Parrish filed a response to SMG's summary judgment motion. Parrish argued that SMG knew the duct tape holding down the floor mats would fail and, thus, both SMG and the Rodeo had personnel walking through NRG Park replacing duct tape throughout the event. She argued that SMG "had a superior knowledge of the risk over the patrons attending the stock show who had no way to know the installation of the flooring was improper and posed an unreasonable risk of failure." She also argued that SMG had a duty to install the floor mats in conformity with the manufacturer's specifications and in a reasonably prudent manner, a duty to "take affirmative action to control the dangerous condition of failed flooring that was created by SMG's unreasonable and improper installation of the flooring, " a duty to warn patrons that the mats were "likely to stick into the air and create a tripping hazard, " a duty not to cover the floor mats with wood shavings that could obscure areas where the duct tape had failed, and a duty to warn patrons that the wood shavings could obscure dangerous floor conditions.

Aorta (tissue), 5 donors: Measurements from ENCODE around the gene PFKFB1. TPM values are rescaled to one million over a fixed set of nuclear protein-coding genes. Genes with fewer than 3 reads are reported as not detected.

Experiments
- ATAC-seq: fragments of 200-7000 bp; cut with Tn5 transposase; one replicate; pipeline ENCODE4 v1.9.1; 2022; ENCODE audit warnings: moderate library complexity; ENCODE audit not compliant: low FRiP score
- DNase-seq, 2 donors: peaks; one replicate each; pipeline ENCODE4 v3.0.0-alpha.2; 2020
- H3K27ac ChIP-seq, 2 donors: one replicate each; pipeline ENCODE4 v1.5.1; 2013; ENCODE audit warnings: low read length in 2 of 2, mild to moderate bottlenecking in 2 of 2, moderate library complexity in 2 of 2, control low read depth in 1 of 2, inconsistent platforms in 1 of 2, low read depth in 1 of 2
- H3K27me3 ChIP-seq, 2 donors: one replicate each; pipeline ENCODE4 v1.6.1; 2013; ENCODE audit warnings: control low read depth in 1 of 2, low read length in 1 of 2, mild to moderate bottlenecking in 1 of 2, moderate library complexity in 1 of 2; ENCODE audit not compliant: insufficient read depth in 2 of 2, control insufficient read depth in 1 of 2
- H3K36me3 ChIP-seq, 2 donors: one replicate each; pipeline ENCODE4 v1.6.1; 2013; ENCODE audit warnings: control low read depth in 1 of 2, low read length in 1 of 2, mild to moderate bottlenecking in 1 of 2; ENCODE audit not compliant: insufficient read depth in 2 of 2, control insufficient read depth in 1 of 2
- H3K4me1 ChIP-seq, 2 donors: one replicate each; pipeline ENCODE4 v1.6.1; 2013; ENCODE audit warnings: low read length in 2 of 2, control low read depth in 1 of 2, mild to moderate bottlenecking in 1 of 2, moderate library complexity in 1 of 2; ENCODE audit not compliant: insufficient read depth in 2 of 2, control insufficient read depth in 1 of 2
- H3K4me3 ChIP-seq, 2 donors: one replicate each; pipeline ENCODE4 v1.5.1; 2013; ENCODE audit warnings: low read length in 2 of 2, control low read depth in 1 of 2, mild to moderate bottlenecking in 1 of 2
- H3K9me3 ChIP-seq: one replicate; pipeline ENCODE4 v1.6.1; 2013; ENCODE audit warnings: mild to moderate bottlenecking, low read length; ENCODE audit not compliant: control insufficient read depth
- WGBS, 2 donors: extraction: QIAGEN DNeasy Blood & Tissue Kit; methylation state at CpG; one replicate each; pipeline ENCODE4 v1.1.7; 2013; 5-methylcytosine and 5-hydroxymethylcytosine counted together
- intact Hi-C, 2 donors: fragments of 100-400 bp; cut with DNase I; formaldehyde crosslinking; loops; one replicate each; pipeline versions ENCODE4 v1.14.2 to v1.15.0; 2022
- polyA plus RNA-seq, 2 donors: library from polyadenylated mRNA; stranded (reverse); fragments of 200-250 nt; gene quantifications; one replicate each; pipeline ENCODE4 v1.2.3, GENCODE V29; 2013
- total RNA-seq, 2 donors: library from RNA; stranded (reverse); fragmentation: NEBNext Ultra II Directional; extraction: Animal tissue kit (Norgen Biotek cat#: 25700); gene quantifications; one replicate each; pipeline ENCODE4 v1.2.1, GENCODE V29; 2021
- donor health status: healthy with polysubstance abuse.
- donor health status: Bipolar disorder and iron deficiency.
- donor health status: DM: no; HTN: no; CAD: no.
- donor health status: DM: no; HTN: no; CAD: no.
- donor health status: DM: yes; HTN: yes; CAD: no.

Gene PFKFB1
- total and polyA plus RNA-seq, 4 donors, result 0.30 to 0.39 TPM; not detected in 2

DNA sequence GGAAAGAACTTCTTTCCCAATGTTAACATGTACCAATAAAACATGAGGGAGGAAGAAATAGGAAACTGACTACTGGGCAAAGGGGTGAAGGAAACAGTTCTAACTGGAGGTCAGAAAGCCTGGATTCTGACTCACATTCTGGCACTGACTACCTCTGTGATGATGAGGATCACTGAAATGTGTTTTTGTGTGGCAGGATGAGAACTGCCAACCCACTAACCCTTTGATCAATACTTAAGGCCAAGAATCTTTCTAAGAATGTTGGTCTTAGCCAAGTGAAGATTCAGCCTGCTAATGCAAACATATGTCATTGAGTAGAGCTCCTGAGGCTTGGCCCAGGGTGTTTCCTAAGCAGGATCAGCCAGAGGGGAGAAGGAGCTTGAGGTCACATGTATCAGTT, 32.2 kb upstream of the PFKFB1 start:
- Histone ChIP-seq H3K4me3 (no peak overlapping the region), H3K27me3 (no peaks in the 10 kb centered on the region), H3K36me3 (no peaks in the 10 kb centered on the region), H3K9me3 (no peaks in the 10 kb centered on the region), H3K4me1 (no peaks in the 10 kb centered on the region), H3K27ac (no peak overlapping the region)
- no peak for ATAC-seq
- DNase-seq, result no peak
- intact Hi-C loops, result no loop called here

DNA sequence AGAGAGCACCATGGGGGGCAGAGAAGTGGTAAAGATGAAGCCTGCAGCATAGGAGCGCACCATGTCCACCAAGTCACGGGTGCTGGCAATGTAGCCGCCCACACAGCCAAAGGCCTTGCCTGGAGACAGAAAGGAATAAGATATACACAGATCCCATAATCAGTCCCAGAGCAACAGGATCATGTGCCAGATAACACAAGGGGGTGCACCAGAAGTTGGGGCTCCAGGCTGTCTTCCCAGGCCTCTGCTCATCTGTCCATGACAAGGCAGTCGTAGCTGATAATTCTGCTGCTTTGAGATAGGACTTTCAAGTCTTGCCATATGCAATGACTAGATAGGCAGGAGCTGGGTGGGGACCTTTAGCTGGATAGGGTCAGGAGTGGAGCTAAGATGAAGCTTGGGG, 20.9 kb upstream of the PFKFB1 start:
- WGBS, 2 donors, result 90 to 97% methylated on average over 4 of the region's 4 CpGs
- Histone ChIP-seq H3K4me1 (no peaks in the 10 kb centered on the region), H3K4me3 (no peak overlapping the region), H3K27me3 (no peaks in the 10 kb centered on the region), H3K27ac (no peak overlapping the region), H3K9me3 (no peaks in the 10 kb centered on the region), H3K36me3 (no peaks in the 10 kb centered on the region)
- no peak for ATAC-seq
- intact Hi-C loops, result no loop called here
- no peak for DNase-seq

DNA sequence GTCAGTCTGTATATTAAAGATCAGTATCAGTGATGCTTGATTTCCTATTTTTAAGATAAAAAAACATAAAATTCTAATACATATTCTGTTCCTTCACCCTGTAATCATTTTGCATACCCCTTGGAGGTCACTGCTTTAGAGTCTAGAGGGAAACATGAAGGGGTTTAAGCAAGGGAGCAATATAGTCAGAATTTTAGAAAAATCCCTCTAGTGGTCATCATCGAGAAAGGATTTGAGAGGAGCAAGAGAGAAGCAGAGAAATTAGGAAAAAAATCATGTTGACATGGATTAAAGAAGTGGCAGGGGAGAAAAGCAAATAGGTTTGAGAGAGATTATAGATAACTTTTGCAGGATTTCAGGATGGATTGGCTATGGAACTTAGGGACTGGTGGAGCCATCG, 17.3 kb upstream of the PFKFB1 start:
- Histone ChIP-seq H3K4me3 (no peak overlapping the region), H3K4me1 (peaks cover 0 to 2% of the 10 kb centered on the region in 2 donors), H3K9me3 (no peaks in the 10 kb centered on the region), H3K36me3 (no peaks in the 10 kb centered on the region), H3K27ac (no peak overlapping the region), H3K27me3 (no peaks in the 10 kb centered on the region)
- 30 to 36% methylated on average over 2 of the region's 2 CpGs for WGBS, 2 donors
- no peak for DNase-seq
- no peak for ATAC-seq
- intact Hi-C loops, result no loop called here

Parrish also argued that the rule cited by SMG, that a lessor is not responsible for the condition of the premises once it turns the property over to a lessee, has an exception, namely if the lessor makes repairs to the leased premises, the lessor owes a duty to use reasonable care in making those repairs. She argued that SMG, by replacing duct tape, "was proactively making repairs throughout the stock show, " but it was making those repairs "in the same negligent manner as the original installation" of the floor mats.